It’s not just the geography that’s varied but the history as well. Lower Silesia can perhaps lay claim to being the most turbulent territory in Europe!

 

Ancient history

In the Upper Paleolithic period the oldest human remains (40,000 years old) in Lower Silesia were found in a tomb in Tyniec on the river Sleza. Much later, in the Mesolithic era (7,000 years ago), the first nomadic people settled in Lower Silesia, living in caves and primitive huts. In the Neolithic period (4000–1700 BC) the first rural settlements were made, as people began to farm and breed animals. Mining, pottery, and weaving are dated to this period.

In the La Tène culture period, Lower Silesia was inhabited by the Celts, who had their centre and statues on Mount Sleza – these were later worshipped by the Slavic tribes that came here around the sixth century BC. After the 7th century BC Lower Silesia was inhabited by a number of Germanic tribes (Vandals, the Lugii and the Silingi). Later new peoples arrived in Silesia from Sarmatia, Asia Minor and the Asian steppes from the beginning of the sixth century.

Polish Silesia

In 1000 AD Boleslaw I Chrobry founded the Diocese of Wroclaw, which, together with the Bishoprics of Krakow and Kolobrzeg, was placed under the Archbishopric of Gniezno in Greater Poland, founded by Emperor Otto III at the Congress of Gniezno in the same year. The ecclesial centre of Gniezno over Wroclaw lasted until 1821. After a temporary shift to Bohemia in the first half of the 11th century.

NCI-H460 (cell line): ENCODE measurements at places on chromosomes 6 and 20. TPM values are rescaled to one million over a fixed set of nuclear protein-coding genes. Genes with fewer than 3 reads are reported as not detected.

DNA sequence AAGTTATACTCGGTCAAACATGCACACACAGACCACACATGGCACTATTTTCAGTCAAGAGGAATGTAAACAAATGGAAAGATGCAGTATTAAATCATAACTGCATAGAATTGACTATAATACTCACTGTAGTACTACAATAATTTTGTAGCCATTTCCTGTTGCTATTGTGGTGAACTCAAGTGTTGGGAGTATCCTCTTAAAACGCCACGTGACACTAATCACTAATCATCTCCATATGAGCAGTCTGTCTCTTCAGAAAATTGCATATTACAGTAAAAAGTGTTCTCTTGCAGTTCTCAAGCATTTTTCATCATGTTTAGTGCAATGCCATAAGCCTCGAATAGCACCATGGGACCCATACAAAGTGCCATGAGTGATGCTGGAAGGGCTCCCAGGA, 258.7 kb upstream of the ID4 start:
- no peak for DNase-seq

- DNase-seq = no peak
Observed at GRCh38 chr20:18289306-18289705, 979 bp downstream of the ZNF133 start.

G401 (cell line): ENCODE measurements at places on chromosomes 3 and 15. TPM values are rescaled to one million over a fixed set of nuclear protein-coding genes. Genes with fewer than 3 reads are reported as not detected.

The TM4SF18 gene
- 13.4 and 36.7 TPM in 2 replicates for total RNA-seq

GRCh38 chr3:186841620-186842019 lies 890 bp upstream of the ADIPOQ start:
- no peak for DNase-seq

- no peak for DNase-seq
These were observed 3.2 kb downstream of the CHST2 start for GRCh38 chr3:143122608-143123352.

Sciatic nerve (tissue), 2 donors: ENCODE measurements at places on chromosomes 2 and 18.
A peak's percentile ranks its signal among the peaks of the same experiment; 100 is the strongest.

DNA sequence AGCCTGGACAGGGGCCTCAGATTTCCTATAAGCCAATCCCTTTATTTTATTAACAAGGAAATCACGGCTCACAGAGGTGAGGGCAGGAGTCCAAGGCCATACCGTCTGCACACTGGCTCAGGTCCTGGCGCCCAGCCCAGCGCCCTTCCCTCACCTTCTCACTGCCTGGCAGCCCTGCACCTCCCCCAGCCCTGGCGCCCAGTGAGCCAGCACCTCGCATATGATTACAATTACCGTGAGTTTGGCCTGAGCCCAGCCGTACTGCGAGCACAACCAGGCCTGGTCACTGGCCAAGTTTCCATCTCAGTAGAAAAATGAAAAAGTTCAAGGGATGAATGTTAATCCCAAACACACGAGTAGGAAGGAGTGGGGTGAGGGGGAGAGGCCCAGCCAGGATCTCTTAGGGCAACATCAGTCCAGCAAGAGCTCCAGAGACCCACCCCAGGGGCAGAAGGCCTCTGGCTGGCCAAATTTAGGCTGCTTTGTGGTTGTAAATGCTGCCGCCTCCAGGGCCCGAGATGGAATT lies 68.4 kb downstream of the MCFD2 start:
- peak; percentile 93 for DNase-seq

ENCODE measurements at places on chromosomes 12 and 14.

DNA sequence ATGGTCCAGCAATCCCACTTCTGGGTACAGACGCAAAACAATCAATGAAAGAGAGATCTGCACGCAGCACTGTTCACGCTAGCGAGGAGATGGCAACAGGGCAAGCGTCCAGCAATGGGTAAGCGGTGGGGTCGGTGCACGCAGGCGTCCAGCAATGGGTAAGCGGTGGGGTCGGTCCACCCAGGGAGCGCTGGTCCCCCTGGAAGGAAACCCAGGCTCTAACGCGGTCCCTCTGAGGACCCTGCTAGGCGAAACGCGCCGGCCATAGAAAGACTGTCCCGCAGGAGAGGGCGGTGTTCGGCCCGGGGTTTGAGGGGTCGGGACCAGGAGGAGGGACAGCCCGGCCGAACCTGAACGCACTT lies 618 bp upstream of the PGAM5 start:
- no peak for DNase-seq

Upper and Lower Silesia

The Duchy of Silesia was first split into lower and upper parts in 1172 during the period of Poland's feudal fragmentation, when the land was divided between two sons of former High Duke Wladyslaw II.

Prussian Silesia

Most of Lower Silesia, except for southern part of the Duchy of Nysa, became part of the Kingdom of Prussia in 1742 after the First Silesian War by the 1742 Treaty of Breslau. In 1815 it became part of the Prussian Silesia Province.

Recent history

By the beginning of the 20th century Lower Silesia had an almost entirely German-speaking and ethnic German population. After the First World War, Upper Silesia was divided between the German Weimar Republic, the Second Polish Republic, and the state of Czechoslovakia, while the Prussian Lower Silesia remained in Germany and was re-organized into the Lower Silesia Province.

Following the end of World War II, all territories east of the Oder-Neisse line were placed under Polish administration according to the Potsdam Agreement and consequently incorporated by the Republic of Poland.